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Making Up for Lost Ground in Mobile Banking

Nearly every day, the financial technology press publishes new, eye-popping statistics on the trends in mobile banking and finance. Here are some of the more telling stats that I have seen recently:

  • By 2015, Forrester predicts that one in five US adults will be using mobile banking.

  • Mobile customers are the new "sweet spot" segment for the banks.  They are younger, they are more affluent, and buy more financial products.

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Source: Forrester Research "US Bankers Want More From Digital Banking", April, 2012

  • "Tablet Banking" is now an established channel, and is tracked separately from Mobile Banking.
  • At a conference I recently attended, one bank reported a 70% drop in Mobile Web Site traffic over the past two years. The decline is attributed to customers adopting the bank's native mobile app.
  • They also reported customer usage patterns as follows:
-- Branch: 1-2 visits per month.
-- Web Site: 7-8 visits per month.
-- Mobile App: 28-30 visits per month.
  • Cannibalization of the web channel is underway in banking, and some banks are now experiencing a reduction in web sessions.
  • Multiple banks are now reporting that they are expecting and planning for the web-to-mobile crossover by 2014 or 2015.
Why is Mobile Banking so Hot?

Research shows that younger, more affluent and more profitable customers are the first customer segment adopting mobile banking. These same customers are also visiting more frequently. What are the drivers behind this? Mobile banking is all about convenience. Mobile check deposit is a good example of this convenience. If you have not tried mobile check deposit with your bank, please try it. Experience this first hand, and you may never deposit a check in an ATM again. Remote deposit capture (RDC) is now "table stakes" and a great example of the convenience of mobile banking.

No login required banking apps:

Many banks understand this "convenience" driver very well.  Some banks understand, for example, that the username/password step in a mobile banking app significantly degrades the user experience, and are experimenting with "no login required" apps.  Below is one example.  Launch the banking app on your Smartphone and you will immediately see your account balance.  No login required:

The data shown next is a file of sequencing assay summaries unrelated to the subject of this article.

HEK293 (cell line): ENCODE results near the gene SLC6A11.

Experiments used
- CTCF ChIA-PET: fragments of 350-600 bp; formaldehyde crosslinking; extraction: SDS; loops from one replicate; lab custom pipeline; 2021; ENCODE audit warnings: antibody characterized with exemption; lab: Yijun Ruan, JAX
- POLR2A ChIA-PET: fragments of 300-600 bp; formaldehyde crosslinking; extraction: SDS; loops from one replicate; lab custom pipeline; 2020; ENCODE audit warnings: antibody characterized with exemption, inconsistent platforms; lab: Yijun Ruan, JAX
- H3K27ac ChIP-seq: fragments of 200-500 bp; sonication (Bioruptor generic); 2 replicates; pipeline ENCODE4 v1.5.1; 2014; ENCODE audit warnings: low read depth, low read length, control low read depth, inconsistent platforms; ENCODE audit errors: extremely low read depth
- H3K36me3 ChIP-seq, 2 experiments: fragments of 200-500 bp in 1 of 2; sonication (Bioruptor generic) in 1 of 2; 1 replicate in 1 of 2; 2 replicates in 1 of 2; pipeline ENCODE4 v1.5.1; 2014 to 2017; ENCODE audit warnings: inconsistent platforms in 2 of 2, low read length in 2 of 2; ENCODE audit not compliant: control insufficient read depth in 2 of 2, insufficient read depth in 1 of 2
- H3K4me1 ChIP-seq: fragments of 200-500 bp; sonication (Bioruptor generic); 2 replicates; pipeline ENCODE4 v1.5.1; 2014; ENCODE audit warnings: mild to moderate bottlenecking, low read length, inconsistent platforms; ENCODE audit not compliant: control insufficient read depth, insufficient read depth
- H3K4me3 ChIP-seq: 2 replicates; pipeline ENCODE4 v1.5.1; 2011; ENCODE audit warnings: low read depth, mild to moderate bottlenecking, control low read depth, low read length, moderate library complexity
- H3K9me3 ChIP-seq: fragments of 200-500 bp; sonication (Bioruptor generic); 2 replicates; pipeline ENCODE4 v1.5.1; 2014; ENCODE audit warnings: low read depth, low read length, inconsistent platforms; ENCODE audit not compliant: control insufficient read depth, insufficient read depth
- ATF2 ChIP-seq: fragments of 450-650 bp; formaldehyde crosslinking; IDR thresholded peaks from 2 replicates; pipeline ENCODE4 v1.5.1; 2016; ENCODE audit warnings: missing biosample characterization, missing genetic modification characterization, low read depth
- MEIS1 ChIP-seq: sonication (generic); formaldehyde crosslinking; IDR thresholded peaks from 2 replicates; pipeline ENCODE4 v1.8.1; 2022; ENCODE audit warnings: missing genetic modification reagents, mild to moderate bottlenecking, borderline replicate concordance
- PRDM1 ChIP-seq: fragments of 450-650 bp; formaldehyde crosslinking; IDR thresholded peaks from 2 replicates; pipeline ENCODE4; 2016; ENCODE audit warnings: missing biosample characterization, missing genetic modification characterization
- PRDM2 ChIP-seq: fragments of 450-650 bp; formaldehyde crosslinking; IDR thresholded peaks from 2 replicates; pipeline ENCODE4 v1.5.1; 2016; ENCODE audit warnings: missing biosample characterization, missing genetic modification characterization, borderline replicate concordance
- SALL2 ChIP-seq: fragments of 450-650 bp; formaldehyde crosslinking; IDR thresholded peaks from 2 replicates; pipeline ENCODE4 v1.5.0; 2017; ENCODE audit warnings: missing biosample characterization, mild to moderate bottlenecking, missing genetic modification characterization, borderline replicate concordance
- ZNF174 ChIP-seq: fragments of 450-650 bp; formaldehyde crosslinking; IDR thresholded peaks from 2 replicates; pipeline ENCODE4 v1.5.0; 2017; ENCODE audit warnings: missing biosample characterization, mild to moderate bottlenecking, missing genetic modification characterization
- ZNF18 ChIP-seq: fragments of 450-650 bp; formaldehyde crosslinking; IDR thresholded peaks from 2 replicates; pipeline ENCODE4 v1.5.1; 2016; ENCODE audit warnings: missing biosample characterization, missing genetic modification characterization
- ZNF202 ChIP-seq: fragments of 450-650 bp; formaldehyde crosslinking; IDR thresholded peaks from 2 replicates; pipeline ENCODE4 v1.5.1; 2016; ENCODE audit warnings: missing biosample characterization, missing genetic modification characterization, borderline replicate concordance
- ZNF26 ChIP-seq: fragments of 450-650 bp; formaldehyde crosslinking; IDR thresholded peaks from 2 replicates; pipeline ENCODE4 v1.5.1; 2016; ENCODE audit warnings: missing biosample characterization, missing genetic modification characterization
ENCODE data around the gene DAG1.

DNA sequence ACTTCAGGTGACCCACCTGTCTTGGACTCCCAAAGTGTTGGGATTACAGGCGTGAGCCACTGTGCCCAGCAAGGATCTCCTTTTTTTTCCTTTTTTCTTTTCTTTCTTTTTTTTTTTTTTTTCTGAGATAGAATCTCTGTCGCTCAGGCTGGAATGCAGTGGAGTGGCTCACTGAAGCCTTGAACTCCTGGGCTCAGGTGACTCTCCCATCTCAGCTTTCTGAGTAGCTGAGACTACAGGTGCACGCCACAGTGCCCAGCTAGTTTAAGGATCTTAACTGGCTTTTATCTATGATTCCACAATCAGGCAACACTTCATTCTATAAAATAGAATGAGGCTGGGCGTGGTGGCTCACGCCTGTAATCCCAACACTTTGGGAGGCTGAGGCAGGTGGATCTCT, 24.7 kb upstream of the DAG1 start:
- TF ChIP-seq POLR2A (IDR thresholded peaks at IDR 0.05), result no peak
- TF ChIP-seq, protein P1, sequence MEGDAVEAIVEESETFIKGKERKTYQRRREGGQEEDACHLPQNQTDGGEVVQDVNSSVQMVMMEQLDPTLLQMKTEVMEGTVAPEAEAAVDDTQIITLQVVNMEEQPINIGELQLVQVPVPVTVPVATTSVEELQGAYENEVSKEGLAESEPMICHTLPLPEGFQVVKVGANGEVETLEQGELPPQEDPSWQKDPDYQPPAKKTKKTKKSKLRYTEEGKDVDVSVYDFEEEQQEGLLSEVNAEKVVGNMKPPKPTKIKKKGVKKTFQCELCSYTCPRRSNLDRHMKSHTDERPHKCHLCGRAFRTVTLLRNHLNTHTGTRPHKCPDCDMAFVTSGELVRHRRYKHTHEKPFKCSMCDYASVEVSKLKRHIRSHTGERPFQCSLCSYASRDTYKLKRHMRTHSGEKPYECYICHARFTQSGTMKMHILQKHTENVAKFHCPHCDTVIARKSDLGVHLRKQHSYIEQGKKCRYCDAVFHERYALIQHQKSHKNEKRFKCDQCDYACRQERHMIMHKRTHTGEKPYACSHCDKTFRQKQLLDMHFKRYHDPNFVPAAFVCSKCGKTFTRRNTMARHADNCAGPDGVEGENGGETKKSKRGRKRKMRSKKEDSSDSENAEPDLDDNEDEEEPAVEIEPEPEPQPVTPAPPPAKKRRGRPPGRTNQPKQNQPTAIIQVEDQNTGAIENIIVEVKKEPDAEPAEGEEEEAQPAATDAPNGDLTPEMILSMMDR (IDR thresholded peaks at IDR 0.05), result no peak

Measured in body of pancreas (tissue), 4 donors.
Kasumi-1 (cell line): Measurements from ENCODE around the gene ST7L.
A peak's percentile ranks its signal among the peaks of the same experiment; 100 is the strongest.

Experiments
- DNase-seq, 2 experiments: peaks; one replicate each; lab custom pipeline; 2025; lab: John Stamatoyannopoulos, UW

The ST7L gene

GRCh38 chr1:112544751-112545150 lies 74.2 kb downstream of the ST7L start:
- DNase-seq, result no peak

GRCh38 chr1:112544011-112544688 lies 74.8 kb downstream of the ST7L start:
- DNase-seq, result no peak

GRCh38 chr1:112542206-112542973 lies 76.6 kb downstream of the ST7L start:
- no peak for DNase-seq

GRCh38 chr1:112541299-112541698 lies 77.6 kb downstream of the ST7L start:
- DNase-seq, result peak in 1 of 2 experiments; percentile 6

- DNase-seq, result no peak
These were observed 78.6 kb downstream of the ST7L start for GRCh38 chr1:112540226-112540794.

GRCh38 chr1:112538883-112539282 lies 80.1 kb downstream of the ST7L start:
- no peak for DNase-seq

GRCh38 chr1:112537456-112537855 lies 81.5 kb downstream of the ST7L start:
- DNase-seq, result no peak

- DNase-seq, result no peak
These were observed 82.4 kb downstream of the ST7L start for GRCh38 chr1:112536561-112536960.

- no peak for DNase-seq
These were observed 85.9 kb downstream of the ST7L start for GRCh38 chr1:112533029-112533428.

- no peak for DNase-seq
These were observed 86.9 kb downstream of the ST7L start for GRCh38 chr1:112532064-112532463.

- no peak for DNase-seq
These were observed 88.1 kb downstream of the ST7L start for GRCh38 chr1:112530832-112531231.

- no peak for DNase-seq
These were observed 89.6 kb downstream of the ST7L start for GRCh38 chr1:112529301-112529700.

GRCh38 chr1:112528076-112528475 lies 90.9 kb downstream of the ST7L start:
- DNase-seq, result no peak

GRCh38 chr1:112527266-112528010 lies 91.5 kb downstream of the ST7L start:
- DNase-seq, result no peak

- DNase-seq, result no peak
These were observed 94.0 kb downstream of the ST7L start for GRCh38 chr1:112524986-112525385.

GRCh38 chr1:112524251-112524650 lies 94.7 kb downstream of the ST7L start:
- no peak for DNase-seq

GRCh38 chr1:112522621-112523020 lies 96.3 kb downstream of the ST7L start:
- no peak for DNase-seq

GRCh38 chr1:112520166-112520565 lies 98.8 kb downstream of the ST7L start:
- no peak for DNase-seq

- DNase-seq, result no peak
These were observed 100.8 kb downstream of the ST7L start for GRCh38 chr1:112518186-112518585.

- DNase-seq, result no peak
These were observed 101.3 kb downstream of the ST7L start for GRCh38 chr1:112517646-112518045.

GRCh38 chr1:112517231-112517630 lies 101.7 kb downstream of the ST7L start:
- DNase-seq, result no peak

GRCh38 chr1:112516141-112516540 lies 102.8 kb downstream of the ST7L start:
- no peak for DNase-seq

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Voice control banking apps:

Voice control is another feature which is starting to emerge in the market.  Before long you will be able to ask your phone "What is my account balance".  While the technology, security, and other challenges are not there yet to allow full, two way voice interactivity on a phone, firms are working on this.  Here is an example trading application, available today, which allows one-way voice control to a mobile trading application:

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The lost decade: Mobile performance:

Despite adoption trends, poor performance can eliminate any of the convenience and other benefits of mobile banking.  Mobile performance is perhaps ten years behind desktop web performance.  Both Keynote and Compuware rank banking web sites and mobile sites, and the results are not great. Keynote's latest rankings show the average mobile banking home page takes 7.4 seconds to load, vs. 7.3 seconds for a multi-step account balance check on desktop banking sites. Compuware reports similar disappointing performance on mobile banking:

Compuware US Banking Average    Performance    Availability    Consistency
Web Site                                      2.5                  99.8             1.6
Mobile Site                                   12.0                97.8              9.5

As shown above, performance is not the only problem.  Availability and consistency are also user experience killers.

Mobile banking innovations aimed at convenience will continue to evolve rapidly and draw customers.  Banks need to understand not just their mobile usage trends, but the segmentation and demographics of their mobile channels.  Poor performance and poor reliability can negate the convenience benefits of mobile banking and drive your customers away. 

In future blogs I will examine some of the reasons behind poor mobile performance, and show you some of the tools available to examine the performance behavior of native mobile applications.  In the mean time I invite you to contact me directly with any comments or questions.

Rich Bolstridge is Akamai's Chief Strategist for Financial Services